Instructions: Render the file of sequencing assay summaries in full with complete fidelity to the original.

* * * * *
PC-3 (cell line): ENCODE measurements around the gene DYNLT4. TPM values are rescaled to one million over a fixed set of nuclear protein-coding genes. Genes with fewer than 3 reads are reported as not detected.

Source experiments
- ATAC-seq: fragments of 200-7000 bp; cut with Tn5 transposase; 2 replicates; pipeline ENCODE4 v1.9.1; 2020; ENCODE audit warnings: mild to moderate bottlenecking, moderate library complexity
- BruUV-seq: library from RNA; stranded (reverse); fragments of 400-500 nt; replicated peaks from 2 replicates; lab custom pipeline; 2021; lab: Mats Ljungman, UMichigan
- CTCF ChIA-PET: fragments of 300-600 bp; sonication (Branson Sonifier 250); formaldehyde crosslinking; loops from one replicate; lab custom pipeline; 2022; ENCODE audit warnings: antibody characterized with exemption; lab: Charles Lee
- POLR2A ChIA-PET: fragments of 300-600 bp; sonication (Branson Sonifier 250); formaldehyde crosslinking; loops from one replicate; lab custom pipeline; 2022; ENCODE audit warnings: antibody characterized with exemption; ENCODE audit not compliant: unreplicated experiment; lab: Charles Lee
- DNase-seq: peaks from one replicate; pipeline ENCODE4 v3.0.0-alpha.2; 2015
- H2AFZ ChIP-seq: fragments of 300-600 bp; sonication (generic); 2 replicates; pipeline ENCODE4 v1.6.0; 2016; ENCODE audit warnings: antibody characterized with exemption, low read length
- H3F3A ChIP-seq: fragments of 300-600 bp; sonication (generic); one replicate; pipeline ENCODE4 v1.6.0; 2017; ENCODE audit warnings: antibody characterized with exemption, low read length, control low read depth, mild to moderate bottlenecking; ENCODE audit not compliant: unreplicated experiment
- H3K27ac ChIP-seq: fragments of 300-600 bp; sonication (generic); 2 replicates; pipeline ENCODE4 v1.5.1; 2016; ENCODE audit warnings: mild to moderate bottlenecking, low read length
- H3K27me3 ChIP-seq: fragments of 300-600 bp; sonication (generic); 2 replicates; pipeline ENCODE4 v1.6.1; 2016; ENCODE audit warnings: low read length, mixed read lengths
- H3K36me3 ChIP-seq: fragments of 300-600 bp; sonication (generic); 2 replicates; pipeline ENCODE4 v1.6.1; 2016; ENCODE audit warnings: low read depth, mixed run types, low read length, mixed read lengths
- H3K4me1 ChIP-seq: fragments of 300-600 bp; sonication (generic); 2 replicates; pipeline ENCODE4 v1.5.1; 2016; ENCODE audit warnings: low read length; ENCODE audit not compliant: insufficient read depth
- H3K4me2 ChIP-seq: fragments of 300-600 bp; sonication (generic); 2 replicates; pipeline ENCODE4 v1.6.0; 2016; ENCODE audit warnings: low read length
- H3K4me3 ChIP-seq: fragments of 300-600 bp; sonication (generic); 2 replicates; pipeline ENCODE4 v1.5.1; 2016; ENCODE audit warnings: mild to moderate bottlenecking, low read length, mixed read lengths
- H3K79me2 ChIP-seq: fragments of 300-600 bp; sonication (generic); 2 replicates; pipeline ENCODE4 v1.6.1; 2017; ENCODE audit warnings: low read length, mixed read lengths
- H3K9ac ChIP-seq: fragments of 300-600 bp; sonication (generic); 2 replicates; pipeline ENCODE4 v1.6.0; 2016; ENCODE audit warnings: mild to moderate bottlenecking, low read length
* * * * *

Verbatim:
PC-3 (cell line): ENCODE measurements around the gene DYNLT4. TPM values are rescaled to one million over a fixed set of nuclear protein-coding genes. Genes with fewer than 3 reads are reported as not detected.

Source experiments
- ATAC-seq: fragments of 200-7000 bp; cut with Tn5 transposase; 2 replicates; pipeline ENCODE4 v1.9.1; 2020; ENCODE audit warnings: mild to moderate bottlenecking, moderate library complexity
- BruUV-seq: library from RNA; stranded (reverse); fragments of 400-500 nt; replicated peaks from 2 replicates; lab custom pipeline; 2021; lab: Mats Ljungman, UMichigan
- CTCF ChIA-PET: fragments of 300-600 bp; sonication (Branson Sonifier 250); formaldehyde crosslinking; loops from one replicate; lab custom pipeline; 2022; ENCODE audit warnings: antibody characterized with exemption; lab: Charles Lee
- POLR2A ChIA-PET: fragments of 300-600 bp; sonication (Branson Sonifier 250); formaldehyde crosslinking; loops from one replicate; lab custom pipeline; 2022; ENCODE audit warnings: antibody characterized with exemption; ENCODE audit not compliant: unreplicated experiment; lab: Charles Lee
- DNase-seq: peaks from one replicate; pipeline ENCODE4 v3.0.0-alpha.2; 2015
- H2AFZ ChIP-seq: fragments of 300-600 bp; sonication (generic); 2 replicates; pipeline ENCODE4 v1.6.0; 2016; ENCODE audit warnings: antibody characterized with exemption, low read length
- H3F3A ChIP-seq: fragments of 300-600 bp; sonication (generic); one replicate; pipeline ENCODE4 v1.6.0; 2017; ENCODE audit warnings: antibody characterized with exemption, low read length, control low read depth, mild to moderate bottlenecking; ENCODE audit not compliant: unreplicated experiment
- H3K27ac ChIP-seq: fragments of 300-600 bp; sonication (generic); 2 replicates; pipeline ENCODE4 v1.5.1; 2016; ENCODE audit warnings: mild to moderate bottlenecking, low read length
- H3K27me3 ChIP-seq: fragments of 300-600 bp; sonication (generic); 2 replicates; pipeline ENCODE4 v1.6.1; 2016; ENCODE audit warnings: low read length, mixed read lengths
- H3K36me3 ChIP-seq: fragments of 300-600 bp; sonication (generic); 2 replicates; pipeline ENCODE4 v1.6.1; 2016; ENCODE audit warnings: low read depth, mixed run types, low read length, mixed read lengths
- H3K4me1 ChIP-seq: fragments of 300-600 bp; sonication (generic); 2 replicates; pipeline ENCODE4 v1.5.1; 2016; ENCODE audit warnings: low read length; ENCODE audit not compliant: insufficient read depth
- H3K4me2 ChIP-seq: fragments of 300-600 bp; sonication (generic); 2 replicates; pipeline ENCODE4 v1.6.0; 2016; ENCODE audit warnings: low read length
- H3K4me3 ChIP-seq: fragments of 300-600 bp; sonication (generic); 2 replicates; pipeline ENCODE4 v1.5.1; 2016; ENCODE audit warnings: mild to moderate bottlenecking, low read length, mixed read lengths
- H3K79me2 ChIP-seq: fragments of 300-600 bp; sonication (generic); 2 replicates; pipeline ENCODE4 v1.6.1; 2017; ENCODE audit warnings: low read length, mixed read lengths
- H3K9ac ChIP-seq: fragments of 300-600 bp; sonication (generic); 2 replicates; pipeline ENCODE4 v1.6.0; 2016; ENCODE audit warnings: mild to moderate bottlenecking, low read length